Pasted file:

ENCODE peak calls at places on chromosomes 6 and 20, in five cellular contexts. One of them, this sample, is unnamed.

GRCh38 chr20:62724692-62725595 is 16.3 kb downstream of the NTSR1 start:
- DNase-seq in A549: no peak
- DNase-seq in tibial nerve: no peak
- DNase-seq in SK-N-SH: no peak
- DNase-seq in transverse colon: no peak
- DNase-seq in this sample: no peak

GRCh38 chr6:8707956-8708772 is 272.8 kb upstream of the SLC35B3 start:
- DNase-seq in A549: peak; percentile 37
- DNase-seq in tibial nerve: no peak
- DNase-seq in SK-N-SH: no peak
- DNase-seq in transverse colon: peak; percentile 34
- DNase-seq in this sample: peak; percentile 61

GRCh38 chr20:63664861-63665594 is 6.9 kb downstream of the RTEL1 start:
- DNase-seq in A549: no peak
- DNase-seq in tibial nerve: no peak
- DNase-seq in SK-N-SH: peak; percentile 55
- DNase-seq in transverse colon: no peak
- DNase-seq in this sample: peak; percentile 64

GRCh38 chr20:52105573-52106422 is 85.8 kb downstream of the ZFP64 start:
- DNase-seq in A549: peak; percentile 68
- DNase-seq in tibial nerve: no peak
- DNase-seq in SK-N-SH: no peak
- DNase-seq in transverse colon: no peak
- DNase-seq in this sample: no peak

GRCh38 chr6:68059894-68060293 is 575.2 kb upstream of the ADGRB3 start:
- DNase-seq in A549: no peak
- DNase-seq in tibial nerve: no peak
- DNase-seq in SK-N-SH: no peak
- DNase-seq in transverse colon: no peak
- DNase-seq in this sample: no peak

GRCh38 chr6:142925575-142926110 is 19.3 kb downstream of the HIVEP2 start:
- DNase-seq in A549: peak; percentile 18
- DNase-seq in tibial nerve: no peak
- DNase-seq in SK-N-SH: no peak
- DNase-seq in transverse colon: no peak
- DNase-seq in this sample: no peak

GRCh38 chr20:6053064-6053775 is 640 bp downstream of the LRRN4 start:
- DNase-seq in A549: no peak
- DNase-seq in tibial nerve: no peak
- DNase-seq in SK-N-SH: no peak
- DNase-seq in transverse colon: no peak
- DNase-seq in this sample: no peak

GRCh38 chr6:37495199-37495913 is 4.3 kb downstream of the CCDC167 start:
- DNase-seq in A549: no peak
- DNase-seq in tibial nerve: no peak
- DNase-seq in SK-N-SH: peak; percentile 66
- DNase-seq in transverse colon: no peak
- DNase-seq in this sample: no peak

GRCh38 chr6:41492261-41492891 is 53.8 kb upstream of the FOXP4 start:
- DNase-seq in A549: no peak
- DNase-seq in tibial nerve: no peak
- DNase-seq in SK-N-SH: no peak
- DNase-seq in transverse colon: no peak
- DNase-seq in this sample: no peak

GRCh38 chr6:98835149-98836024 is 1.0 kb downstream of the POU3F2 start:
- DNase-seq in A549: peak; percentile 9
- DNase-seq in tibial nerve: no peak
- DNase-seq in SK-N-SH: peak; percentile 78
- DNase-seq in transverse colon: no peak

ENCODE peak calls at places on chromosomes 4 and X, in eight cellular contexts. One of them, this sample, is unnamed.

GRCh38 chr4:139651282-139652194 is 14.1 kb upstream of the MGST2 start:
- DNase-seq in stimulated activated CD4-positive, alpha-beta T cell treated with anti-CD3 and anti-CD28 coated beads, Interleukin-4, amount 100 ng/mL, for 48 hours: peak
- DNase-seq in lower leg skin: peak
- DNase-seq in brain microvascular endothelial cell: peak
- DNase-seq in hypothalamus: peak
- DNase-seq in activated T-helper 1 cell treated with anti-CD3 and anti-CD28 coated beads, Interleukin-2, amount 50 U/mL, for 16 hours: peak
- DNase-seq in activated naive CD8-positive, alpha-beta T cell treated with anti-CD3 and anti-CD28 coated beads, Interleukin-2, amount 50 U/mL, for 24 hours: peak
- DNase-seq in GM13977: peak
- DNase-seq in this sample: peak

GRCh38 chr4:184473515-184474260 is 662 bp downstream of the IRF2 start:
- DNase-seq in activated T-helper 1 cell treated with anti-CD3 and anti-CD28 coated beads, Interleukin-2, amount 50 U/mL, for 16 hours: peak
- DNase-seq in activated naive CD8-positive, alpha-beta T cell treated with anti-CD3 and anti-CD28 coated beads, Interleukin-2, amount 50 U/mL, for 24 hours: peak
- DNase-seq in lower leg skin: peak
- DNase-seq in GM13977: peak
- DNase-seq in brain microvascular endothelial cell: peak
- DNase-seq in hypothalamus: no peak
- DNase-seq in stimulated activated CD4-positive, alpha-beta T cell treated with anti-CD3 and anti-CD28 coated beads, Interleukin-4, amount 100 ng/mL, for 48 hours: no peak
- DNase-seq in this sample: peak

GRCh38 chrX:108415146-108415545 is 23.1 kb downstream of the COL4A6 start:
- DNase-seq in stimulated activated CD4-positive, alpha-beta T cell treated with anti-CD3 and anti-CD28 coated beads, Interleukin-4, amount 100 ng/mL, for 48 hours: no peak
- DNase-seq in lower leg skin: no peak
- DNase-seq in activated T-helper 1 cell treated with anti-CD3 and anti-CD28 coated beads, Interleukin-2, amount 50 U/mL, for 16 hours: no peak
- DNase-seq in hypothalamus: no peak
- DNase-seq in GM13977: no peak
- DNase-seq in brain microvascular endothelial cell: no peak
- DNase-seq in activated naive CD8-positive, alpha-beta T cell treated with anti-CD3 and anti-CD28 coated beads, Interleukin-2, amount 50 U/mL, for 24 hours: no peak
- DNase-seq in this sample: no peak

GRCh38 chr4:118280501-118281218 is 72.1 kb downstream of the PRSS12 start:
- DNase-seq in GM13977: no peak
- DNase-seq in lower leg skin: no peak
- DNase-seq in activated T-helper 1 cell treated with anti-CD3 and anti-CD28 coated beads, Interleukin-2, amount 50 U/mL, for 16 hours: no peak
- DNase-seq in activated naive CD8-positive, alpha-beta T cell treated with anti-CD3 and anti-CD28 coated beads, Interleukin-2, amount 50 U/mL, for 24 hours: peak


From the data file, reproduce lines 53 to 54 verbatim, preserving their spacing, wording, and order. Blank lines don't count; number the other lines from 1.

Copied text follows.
- DNase-seq in SK-N-SH: no peak
- DNase-seq in transverse colon: no peak